Having recently participated in the string of real estate industry conferences that herald each new year, what still echoes is all of the buzz about the strength of capital flows into commercial real estate, especially the multifamily market. Strong flows of both debt, in the form of mortgage loans, and equity, raised through investors, have created a market that is awash in liquidity. It was the talk of every event.
This naturally raises questions about "bubbles," irrational exuberance, and concerns about lax credit conditions – and the inevitable comparisons to the years leading into the financial crises. Comparing the situations then and now, however, the resemblance between the two actually is pretty slight.
The main difference: Economic and market fundamentals (along with government-mandated and industry-initiated reforms – which we won't cover here).
Demand. The percentage of renter households shrank from 1995 until 2004, according to the U.S. Census Bureau, but has grown each year since and now stands at the highest level in 20 years. As many as two million U.S. households became renters last year alone. Rental demand generally is expected to stay strong as the combination of demographic changes, shifting preferences, and new urbanization continue to fuel renter household growth.
Supply. Despite concerns about the increases in new supply, most markets are readily absorbing the new rental units, with only a handful of markets experiencing modest rises in vacancy rates and increased concessions. And these are mainly in top-tier properties. By and large, conditions for other property types remain very tight.
Household formations. Of course, all of this is occurring amid an improving job market and steadily growing U.S. economy – catalysts for household formation. Around three million jobs were added to the economy last year. In January 2015, a respectable 257,000 more were added and average hourly wages moved in the right direction, rising 0.5 percent. Indeed, viewed in aggregate, far too few new housing units in total are being built to accommodate the current and projected growth in households that will likely accompany continued job growth.
Cooler heads regarding credit. Further, while leverage levels appear to be inching up, and credit standards vary by financial institution, few, if any, are lending against projected income or relying on future rent growth to service debt, as many did in the feverish days of the housing boom. Because loans today are made on a more solid basis, it would take a much broader shock than simply missing projections to trigger a challenge to credit. One such shock could be a rapid increase in interest rates. But such an event is always a risk in credit markets. The one truly unique and unusual aspect of the current credit environment is the extremely low absolute level of interest rates. Yet with yields on European corporate and sovereign bonds in negative territory and the Federal Reserve signaling a very measured approach to any prospective increases in short-term rates, it’s hard to lose much sleep over the possibility of a rapid and unexpected increase in Treasury bond yields.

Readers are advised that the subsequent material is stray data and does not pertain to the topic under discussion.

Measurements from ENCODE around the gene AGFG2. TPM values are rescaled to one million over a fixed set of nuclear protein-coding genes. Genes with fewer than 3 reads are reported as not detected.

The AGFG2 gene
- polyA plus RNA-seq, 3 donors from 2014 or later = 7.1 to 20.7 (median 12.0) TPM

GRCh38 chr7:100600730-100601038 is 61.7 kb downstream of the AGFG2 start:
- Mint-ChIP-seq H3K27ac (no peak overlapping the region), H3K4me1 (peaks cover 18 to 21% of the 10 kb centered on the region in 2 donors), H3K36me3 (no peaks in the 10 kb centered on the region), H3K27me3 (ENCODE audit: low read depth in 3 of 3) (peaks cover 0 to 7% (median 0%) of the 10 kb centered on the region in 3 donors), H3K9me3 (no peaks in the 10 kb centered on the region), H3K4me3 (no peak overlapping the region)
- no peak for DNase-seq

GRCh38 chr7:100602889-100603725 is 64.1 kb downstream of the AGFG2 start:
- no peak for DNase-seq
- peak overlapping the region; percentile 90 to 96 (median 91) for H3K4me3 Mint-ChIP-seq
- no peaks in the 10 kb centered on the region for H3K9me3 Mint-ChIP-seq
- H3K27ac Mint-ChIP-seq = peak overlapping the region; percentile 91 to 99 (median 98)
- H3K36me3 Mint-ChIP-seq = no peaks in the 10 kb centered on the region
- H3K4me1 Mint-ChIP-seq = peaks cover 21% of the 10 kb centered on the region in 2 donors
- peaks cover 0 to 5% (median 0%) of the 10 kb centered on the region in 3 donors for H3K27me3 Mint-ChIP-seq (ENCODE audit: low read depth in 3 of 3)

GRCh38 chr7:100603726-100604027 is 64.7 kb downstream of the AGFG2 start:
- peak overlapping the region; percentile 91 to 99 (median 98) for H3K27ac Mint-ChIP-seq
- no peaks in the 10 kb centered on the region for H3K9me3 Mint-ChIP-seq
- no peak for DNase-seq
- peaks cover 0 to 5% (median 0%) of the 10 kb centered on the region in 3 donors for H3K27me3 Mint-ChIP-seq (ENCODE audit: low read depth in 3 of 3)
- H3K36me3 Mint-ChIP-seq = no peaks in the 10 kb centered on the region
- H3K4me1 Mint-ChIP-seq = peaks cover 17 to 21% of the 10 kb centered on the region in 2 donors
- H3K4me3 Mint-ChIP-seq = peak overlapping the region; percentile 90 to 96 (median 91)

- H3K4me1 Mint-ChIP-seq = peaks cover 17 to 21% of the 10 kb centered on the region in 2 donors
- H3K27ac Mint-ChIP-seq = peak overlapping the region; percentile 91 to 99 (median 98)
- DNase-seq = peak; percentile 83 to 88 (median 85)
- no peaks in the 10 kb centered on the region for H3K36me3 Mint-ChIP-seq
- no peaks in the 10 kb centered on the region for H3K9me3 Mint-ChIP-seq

Relative values. But we've seen low interest rates before (current rates are comparable to those seen in the 1940s and 1950s), and surging asset prices – on everything from U.S. stocks, to corporate bonds, to contemporary artwork – are a global phenomenon. The only exception these days seems to be oil. There is nothing about the low-rate environment that is specific to real estate, let alone multifamily, so any concerns about overvaluation must be looked at in terms of relative, as well as absolute, value. And compared to other asset classes, multifamily's growth prospects, low volatility, inherent inflation protection, and moderate liquidity seem reasonably compelling in this exceptionally low-yield environment. Indeed, relative measures of multifamily values, such as capitalization rate spreads and growth-adjusted yields, make current valuations seem fair compared to historical averages.
So a lot of capital is flowing into the multifamily market, like it did leading up to the financial crises. But the climate has changed for the better since then. Fundamentals, leverage, credit standards, and relative values are all more supportive of current conditions and prices than they were pre-crises. Certainly, capital could suddenly turn elsewhere – but where would it go? Given the current environment, conditions are right for the multifamily market to stay strong.
For more insights into the multifamily market, visit Multifamily Research on FreddieMac.com, where we regularly post our original research.
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